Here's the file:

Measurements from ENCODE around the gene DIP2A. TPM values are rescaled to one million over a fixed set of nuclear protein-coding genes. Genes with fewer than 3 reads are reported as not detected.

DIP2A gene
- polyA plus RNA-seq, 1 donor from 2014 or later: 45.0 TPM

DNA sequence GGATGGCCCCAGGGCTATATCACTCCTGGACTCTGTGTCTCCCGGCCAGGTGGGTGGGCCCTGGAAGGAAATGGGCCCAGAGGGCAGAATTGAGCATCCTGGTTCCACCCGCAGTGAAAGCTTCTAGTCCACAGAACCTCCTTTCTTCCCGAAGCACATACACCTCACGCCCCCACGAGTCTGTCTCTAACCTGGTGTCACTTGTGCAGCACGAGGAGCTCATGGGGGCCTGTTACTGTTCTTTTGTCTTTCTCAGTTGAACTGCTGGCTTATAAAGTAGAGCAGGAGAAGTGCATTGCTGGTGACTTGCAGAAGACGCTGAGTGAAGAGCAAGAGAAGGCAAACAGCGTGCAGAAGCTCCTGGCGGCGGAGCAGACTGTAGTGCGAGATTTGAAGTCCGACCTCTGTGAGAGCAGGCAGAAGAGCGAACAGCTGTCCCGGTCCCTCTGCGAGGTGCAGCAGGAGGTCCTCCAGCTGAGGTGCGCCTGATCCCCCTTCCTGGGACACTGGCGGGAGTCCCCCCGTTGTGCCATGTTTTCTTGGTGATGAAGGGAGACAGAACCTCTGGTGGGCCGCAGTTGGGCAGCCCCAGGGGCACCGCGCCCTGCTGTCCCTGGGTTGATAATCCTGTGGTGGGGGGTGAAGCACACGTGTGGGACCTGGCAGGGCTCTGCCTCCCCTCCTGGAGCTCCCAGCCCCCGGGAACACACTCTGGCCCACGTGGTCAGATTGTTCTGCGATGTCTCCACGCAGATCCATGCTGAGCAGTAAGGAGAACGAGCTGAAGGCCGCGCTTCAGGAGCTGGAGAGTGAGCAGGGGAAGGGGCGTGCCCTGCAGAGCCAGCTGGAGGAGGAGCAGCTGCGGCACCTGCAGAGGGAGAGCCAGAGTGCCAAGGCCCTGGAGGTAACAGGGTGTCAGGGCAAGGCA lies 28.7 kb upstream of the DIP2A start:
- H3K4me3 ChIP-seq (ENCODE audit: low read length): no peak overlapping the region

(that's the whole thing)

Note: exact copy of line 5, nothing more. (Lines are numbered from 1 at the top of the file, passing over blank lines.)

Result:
- H3K4me3 ChIP-seq (ENCODE audit: low read length): no peak overlapping the region